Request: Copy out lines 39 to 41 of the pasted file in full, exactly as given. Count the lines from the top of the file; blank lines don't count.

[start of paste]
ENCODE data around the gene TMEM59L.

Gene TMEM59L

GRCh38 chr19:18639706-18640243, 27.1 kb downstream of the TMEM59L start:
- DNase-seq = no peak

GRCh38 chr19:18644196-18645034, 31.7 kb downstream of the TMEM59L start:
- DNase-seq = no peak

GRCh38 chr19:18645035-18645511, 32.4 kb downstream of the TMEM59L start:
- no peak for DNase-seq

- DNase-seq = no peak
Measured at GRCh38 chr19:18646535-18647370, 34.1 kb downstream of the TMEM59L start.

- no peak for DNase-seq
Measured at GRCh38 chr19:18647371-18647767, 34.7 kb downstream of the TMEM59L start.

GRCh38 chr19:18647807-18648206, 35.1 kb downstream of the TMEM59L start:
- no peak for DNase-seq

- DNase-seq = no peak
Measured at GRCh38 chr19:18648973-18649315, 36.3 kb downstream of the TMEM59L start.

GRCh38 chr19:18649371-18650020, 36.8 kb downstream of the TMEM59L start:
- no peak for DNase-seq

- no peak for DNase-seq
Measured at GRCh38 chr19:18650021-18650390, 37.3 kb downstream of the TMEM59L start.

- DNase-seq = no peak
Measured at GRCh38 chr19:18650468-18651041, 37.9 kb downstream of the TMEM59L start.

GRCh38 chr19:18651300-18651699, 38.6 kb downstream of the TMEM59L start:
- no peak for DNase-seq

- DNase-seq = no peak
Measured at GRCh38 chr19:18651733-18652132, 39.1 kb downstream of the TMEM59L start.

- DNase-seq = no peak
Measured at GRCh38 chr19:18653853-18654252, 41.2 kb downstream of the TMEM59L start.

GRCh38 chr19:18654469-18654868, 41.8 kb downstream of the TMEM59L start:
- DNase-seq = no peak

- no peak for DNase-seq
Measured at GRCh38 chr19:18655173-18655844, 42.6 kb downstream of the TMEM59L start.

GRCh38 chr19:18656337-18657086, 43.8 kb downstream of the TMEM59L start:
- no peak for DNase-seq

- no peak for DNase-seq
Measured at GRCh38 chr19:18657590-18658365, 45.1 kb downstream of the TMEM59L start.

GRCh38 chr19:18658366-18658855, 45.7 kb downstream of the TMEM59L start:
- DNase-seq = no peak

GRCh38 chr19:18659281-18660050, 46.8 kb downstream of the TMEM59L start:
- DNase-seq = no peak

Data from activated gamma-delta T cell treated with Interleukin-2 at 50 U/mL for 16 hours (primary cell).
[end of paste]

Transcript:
GRCh38 chr19:18659281-18660050, 46.8 kb downstream of the TMEM59L start:
- DNase-seq = no peak

Data from activated gamma-delta T cell treated with Interleukin-2 at 50 U/mL for 16 hours (primary cell).